- CML staff or the Committee may suggest that a request be resubmitted at another time. For example, it might suggested to a municipality that its request for League participation be resubmitted after the Court of Appeals has reached its decision, or after the Supreme Court has ruled on a pending cert petition, thus more precisely defining the issues on appeal.
- The recommendation from the Amicus Committee will be submitted to the CML Executive Board.
- A member of the Committee whose firm or client is requesting CML amicus participation may not vote on the Committee’s recommendation to the board. The board is not bound by the Committee’s recommendation. The board will authorize League participation as amicus curiae in any appeal in which the League participates.
Those involved in appellate litigation have time to avoid last minute requests for amicus participation to the League. Consequently, the CML Executive Board ordinarily has an opportunity to consider a request before a filing deadline arrives. Nonetheless, late requests do occur. Staff may proceed with preparation of a brief (or cooperate with others in the preparation of a brief) should the briefing schedule so require, prior to board consideration of a request, upon a recommendation to do so from the Amicus Committee, and with the consent of the CML Executive Director.
- How broad an impact does the lower court decision have, or would an adverse appellate decision have on Colorado municipalities? Would a broad spectrum of municipalities or only a very few be affected? Would municipalities be able to sidestep the problem caused by this decision by making a simple change in some procedure or practice? Does a narrow set of facts limit municipal exposure in this case? As a practical matter, is this decision likely to have a lasting impact on Colorado municipalities?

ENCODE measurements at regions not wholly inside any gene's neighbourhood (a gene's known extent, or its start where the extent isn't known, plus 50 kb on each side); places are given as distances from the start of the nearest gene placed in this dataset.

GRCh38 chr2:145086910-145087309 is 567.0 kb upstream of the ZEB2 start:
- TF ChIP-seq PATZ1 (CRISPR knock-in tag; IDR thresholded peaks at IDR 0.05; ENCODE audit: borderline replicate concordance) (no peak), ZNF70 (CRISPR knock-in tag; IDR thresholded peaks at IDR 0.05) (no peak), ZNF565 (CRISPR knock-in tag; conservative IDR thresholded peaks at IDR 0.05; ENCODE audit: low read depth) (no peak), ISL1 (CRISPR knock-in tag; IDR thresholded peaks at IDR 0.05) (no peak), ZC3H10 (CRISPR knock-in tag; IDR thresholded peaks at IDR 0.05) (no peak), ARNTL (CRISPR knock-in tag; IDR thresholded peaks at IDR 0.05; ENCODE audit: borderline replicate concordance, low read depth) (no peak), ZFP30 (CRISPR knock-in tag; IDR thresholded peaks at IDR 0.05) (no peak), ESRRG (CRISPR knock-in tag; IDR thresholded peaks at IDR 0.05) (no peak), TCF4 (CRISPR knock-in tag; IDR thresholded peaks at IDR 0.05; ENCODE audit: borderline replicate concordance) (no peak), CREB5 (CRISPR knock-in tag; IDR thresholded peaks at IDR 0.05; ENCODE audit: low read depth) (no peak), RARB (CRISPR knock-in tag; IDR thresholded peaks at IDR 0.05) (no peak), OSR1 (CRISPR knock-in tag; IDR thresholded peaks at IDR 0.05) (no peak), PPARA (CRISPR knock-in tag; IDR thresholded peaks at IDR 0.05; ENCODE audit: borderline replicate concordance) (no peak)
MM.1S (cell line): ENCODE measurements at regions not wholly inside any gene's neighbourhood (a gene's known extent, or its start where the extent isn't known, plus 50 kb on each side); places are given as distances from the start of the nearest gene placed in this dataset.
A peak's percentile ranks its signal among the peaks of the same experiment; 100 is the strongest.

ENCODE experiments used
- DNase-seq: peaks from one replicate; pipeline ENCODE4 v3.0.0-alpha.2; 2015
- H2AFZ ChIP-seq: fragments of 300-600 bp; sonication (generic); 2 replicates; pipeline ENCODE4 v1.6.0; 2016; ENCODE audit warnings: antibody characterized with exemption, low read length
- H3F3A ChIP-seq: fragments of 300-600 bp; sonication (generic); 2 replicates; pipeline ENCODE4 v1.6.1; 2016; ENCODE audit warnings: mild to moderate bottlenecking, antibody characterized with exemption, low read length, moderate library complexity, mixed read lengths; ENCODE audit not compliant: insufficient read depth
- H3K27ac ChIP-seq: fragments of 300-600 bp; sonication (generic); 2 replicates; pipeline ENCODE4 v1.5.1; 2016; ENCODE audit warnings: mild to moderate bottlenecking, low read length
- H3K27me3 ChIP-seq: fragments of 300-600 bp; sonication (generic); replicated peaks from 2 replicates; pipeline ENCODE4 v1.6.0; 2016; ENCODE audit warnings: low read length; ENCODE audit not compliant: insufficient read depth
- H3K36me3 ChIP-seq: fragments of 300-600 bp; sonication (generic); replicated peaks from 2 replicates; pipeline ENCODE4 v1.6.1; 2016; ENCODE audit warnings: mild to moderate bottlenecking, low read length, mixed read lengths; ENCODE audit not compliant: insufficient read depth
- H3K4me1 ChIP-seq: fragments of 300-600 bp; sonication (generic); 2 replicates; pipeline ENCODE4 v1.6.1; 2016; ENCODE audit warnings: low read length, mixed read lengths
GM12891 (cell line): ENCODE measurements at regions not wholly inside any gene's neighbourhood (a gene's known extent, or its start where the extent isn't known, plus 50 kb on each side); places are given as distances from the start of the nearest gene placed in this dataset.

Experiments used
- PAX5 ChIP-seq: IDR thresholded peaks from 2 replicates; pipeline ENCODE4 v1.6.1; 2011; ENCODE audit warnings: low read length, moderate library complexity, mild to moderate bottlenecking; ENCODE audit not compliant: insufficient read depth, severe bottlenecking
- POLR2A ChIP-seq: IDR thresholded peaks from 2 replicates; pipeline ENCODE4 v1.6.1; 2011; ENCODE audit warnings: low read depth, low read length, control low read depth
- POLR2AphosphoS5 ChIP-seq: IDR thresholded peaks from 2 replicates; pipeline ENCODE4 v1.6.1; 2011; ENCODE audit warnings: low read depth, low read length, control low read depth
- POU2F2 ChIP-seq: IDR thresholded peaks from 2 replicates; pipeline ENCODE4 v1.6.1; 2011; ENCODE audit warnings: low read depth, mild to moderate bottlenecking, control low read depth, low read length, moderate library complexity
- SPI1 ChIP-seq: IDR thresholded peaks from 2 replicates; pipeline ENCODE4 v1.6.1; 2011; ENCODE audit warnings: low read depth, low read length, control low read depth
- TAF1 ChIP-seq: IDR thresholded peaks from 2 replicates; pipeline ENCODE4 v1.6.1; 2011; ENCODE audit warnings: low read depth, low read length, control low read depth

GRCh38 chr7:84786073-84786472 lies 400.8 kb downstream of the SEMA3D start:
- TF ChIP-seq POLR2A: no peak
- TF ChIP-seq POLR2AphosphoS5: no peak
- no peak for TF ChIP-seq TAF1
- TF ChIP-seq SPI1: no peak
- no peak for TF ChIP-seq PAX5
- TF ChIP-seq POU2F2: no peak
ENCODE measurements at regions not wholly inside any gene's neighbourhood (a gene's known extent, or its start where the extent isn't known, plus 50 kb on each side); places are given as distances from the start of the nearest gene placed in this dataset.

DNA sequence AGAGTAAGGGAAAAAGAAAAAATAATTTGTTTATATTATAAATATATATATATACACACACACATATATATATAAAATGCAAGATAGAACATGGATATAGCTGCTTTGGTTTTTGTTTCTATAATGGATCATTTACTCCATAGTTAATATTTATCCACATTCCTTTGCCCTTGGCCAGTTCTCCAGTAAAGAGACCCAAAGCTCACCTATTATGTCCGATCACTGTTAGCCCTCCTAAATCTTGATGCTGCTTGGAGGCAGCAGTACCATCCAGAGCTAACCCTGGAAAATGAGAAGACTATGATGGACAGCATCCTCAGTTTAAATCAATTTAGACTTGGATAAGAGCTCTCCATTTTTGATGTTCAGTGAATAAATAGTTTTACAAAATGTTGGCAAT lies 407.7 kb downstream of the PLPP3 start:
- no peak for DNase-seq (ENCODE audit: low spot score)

- How serious would an adverse decision be on certain of our members, even if the impact is not felt across our membership?
- Are municipalities united or divided on the issues being litigated? (Occasionally, municipalities will be parties on both sides of the same case; however, CML has never before sided with one municipality against another in such a case.)
- Does this case involve the fundamental division of power between municipalities and the state or federal government (as in preemption or home rule authority cases)?
- Does this case involve some critical aspect of municipal authority or liability, such as control of land use, right-of-way authority, personnel management, taxation and revenue, or governmental immunity?
- Does this case present an opportunity to accomplish in the judicial branch a result that we would be unlikely to achieve in the legislative branch?
- Do the parties and amicus lining up on the other side make League participation advisable?
- Was the request made with sufficient time for the CML Amicus Committee to review the materials, meet to discuss the request, and make a recommendation to the CML Executive Board?
Download the complete memo, League Amicus Participation: Process and Considerations (revised: May 2019).